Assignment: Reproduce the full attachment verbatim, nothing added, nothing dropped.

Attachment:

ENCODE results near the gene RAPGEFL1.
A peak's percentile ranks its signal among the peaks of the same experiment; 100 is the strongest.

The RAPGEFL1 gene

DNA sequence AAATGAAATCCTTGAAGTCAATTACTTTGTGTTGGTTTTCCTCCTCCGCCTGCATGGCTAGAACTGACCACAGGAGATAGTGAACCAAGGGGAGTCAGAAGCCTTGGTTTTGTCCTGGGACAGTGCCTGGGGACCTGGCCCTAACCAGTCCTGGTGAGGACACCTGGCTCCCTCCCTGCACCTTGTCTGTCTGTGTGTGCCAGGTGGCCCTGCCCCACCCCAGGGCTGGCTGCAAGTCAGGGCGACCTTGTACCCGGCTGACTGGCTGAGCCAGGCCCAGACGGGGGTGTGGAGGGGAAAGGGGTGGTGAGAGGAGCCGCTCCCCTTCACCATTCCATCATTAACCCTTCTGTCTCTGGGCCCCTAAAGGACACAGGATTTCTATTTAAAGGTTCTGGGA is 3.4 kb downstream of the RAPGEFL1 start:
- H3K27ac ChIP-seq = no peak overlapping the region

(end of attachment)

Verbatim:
ENCODE results near the gene RAPGEFL1.
A peak's percentile ranks its signal among the peaks of the same experiment; 100 is the strongest.

The RAPGEFL1 gene

DNA sequence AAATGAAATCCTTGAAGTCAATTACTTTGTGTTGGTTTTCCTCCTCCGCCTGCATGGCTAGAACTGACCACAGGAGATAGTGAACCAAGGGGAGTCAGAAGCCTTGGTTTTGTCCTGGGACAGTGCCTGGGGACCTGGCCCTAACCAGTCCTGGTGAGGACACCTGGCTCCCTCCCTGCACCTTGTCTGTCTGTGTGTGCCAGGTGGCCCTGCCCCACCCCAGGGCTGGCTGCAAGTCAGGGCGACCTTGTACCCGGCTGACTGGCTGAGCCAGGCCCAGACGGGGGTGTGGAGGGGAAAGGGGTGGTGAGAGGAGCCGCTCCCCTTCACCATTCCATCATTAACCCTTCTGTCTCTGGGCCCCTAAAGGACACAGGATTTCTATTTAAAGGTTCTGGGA is 3.4 kb downstream of the RAPGEFL1 start:
- H3K27ac ChIP-seq = no peak overlapping the region